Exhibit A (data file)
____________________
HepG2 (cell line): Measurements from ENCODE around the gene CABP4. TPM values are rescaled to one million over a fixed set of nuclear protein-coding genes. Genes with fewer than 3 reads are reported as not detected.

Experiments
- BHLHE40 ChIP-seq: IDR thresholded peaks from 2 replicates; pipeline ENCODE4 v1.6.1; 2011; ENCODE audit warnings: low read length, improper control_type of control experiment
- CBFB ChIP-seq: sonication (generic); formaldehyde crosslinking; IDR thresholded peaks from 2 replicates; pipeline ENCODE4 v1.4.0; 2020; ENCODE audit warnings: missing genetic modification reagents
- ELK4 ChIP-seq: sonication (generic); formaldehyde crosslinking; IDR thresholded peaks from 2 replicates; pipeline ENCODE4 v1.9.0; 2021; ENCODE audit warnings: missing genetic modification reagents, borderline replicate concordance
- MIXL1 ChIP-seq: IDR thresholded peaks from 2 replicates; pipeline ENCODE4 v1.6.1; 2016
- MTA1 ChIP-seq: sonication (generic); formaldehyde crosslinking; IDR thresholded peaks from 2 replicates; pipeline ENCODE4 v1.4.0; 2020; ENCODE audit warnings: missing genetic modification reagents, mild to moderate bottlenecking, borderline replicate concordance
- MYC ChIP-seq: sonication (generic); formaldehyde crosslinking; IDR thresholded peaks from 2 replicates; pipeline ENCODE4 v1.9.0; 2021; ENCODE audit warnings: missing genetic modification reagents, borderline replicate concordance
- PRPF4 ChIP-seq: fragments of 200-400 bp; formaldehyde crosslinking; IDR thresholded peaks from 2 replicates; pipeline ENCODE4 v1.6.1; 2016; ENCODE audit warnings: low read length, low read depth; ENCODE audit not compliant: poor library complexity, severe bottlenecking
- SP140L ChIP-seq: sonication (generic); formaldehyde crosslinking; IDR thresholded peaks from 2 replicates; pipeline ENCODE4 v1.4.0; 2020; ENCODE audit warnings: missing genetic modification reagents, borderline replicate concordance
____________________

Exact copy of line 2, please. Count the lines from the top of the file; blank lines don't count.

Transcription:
Experiments